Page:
We’ve been sharing ranch life with our dear Canadian friends Denise Withnell and David Wilke from Cowboy Celtic for the past few days, exhausted as they head home to Victoria. Like kids, we’ve been having way too much fun while getting very little work done. Taking them on a tour of the Paregien ranch to put out salt and mineral while assessing the practicality of branding our bull calves, we found roads still too wet in places for a pickup or gooseneck.
With two saved from oak tree entanglements, they had to endure my rant about why mylar balloons ought to be illegal.
Thank you, dear friends for helping to prove that you’re never too old for a picnic.
So hampered by the wet ground, we were only able to see a few cows and calves on the Paregien Ranch. The cows are producing lots of milk, there’s plenty of grass and the calves are really growing. Right now they would be handful to brand, and who knows when we’ll be able to get up the mountain to get that job done.
With little creeks running either side of the dirt track to the Windmill Spring, we were surprised to see so much water flowing from the spring box to the trough, a full 3/4″ pipe full (click to enlarge). Quite a change from the weekly maintenance and a quarter-pipe full or less for the last four years. We’ll see how long it lasts.
At the top of the watershed, the Paregien Ranch feeds Ridenhour Creek on its way to Dry Creek. The higher ground is saturated with springs popping up out of cow trails that become small rivulets adding to the seeps to contribute to its flow. It’s not often that we see Ridenhour run this much water at about 25% of its flow, judging by the high-water mark, during the height of our storms of two weeks ago.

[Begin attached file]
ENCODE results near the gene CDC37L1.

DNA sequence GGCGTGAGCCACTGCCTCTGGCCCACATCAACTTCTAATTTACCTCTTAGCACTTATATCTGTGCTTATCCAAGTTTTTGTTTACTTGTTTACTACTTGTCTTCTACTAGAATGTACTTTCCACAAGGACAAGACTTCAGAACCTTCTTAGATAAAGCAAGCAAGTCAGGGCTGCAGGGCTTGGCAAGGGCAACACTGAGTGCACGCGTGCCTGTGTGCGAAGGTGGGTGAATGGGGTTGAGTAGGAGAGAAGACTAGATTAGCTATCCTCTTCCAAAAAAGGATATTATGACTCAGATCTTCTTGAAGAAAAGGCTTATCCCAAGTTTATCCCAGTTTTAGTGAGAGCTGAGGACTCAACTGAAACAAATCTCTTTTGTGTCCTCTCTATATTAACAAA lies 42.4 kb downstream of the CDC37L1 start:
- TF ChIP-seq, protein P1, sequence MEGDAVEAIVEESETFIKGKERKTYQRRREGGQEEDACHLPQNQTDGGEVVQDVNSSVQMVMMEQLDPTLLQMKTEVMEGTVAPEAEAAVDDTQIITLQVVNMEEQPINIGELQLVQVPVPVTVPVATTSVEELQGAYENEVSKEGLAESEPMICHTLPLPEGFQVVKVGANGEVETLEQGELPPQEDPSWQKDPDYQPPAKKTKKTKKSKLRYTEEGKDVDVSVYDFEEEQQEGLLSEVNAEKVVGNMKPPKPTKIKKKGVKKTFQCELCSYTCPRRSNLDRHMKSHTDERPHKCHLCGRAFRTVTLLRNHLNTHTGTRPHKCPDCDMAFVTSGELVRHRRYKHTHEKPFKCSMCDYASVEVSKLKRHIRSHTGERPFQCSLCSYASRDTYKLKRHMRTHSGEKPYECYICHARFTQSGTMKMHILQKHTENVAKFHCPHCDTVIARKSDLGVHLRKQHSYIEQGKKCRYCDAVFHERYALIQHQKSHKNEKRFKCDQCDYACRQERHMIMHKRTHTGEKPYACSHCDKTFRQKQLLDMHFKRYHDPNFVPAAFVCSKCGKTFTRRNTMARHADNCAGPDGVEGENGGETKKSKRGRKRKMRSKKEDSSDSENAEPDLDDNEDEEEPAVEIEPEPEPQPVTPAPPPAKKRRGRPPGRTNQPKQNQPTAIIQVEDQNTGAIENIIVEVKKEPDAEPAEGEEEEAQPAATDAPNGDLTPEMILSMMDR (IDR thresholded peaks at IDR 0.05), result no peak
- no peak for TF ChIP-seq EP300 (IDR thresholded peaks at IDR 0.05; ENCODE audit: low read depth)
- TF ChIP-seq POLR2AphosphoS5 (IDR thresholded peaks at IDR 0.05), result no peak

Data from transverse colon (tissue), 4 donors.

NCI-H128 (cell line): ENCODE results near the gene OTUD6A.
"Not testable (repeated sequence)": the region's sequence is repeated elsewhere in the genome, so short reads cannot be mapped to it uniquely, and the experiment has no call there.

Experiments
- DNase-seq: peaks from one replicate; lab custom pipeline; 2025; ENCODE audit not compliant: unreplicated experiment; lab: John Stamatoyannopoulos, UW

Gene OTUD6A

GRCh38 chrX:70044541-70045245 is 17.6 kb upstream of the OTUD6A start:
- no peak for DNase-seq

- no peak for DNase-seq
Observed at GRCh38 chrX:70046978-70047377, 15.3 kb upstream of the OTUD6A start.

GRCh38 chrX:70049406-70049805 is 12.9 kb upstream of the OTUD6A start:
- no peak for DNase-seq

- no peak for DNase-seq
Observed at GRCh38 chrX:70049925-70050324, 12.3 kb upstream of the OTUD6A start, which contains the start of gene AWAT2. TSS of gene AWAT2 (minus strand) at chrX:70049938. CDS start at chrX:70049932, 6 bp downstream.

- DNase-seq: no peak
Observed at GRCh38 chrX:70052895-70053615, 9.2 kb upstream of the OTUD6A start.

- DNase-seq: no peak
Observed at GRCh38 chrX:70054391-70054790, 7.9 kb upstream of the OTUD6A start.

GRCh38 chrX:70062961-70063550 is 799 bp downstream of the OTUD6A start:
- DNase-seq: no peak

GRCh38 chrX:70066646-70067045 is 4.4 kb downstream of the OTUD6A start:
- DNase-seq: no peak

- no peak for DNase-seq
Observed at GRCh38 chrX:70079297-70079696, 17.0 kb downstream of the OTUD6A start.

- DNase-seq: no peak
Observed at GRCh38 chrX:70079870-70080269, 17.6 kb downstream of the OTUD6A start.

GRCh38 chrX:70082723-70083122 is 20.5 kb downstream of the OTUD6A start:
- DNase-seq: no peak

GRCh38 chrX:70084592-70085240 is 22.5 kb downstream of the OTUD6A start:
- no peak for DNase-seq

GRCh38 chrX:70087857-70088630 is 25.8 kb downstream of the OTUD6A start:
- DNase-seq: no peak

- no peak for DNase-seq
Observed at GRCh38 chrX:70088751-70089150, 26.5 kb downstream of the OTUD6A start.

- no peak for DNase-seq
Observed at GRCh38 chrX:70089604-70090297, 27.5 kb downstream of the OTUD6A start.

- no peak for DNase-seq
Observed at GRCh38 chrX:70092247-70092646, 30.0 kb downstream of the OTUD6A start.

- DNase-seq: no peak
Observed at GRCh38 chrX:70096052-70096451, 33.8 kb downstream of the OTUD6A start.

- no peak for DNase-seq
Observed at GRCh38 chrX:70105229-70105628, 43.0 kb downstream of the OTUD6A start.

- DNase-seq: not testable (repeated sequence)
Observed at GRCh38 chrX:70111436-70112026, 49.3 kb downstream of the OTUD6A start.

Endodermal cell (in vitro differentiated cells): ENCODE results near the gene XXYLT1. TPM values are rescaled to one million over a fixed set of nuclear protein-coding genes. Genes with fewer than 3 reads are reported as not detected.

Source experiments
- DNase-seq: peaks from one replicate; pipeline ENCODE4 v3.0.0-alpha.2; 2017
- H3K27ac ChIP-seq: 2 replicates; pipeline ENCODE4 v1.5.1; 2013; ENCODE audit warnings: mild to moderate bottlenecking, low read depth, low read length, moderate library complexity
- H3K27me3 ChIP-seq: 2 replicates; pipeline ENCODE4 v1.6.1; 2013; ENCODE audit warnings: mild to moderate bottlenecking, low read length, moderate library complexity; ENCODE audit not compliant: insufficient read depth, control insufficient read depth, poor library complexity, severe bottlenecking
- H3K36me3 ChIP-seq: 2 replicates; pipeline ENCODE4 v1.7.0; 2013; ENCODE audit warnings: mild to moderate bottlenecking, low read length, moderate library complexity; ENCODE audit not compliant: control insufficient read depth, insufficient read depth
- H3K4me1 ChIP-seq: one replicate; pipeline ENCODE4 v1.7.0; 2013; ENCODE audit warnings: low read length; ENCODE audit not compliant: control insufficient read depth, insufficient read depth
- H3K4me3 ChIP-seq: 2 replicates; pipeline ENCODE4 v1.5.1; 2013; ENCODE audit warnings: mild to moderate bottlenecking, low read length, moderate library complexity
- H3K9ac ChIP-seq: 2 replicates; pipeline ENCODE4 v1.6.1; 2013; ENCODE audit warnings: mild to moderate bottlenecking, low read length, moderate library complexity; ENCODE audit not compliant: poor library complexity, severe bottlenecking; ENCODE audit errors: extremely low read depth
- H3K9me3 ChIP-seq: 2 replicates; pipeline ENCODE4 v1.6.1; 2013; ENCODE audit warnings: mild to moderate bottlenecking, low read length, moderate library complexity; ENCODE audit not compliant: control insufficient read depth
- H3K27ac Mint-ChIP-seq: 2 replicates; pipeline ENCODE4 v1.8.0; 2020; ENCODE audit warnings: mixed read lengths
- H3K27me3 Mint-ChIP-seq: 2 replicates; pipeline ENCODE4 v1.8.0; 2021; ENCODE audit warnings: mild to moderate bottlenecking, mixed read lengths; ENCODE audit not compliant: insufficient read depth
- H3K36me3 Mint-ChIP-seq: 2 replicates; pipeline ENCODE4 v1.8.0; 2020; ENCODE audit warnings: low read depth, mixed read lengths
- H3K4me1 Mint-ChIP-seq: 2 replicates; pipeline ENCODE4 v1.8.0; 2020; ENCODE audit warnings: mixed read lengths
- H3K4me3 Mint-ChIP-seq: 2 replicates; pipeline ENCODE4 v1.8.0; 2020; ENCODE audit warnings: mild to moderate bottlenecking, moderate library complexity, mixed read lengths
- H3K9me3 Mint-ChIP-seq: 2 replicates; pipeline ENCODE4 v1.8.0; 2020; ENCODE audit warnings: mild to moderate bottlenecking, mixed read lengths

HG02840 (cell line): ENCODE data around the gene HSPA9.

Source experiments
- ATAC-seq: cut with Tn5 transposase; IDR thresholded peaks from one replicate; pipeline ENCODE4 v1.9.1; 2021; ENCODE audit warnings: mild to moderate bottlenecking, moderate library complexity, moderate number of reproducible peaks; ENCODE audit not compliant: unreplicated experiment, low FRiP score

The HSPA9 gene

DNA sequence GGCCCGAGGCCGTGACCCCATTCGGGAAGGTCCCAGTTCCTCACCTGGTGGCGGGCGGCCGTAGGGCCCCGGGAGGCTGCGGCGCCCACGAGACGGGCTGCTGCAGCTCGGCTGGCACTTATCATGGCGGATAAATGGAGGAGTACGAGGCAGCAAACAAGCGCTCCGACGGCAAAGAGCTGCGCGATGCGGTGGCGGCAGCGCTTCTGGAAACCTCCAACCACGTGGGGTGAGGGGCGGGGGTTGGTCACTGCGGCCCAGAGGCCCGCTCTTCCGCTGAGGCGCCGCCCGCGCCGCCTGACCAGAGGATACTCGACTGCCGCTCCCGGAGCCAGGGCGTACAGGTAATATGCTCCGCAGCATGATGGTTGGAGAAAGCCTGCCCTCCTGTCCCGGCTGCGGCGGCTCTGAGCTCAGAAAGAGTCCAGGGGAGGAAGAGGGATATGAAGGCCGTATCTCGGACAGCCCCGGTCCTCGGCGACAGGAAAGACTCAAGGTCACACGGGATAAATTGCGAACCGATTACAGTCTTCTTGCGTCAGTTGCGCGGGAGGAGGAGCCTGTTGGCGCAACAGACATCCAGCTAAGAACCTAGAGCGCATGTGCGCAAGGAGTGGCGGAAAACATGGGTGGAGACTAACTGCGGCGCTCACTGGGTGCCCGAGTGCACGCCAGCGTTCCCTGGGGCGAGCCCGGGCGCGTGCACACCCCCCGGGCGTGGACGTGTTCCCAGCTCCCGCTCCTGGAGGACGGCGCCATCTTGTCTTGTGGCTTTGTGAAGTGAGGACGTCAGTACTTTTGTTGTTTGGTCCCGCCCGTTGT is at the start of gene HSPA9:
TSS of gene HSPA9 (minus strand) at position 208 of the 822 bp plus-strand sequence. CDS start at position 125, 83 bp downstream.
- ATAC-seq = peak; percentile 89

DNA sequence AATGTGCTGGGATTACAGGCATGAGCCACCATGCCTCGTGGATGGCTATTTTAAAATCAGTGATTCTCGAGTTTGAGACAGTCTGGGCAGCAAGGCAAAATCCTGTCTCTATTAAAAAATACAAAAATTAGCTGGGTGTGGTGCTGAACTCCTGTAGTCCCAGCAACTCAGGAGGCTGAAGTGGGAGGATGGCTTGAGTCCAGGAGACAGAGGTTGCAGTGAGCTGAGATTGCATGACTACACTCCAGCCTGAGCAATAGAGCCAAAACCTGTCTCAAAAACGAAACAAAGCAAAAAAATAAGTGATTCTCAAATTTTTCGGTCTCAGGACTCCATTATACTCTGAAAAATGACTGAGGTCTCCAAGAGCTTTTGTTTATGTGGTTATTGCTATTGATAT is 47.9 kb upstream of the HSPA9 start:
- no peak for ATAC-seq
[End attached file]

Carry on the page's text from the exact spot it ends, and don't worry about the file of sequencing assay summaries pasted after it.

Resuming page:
Unbelievably, only one wire is broken beneath the top of this Blue Oak, a victim of the drought and the high winds from the last storm on the Paregien Ranch. Kubota only, the roads are wet, water running in every crease. It will take at least a week without rain before we can get back in a pickup at about 2,400’, or before gathering horseback. The long-range forecast is for more rain at the end of next week.
Not a business to schedule by the calendar, the three major variables we must contend with are the weather, the market and politics. After four years of drought, we’ve found new extremes to our adaptability, thinking well outside the box of past-experience. Just how we will adapt will be interesting. Furthermore, the cattle market is off about a third of the prices received three years ago, and most producers have had to cull their cow herds so deeply that reduced calf-crops may not cover costs.
No one knows the impact of the current politics, other than markets for almost every commodity will probably not be stable. Additionally, much of the domestic beef business depends on exports, of late reduced by a stronger dollar. With existing global trade agreements under fire, there is perhaps less certainty about the market for beef since the fiasco of the first Dairy-Out Program nearly 40 years ago.
We have plenty of places to busy our hands and occupy our minds as we develop a near-term plan around all three variables of this business. Even though we are at the mercy of the weather, the market and politics, we do have job security, for a while.
The clouds you ride are tissue-paper thin.
– Red Shuttleworth (“If You Had a Tail Fins Caddy”)
High on the mountain, two isolated cows surprised
graze thick fog without wet bags, act guilty found
in one another’s company before their inevitable trip
to town when we gather, the price of truancy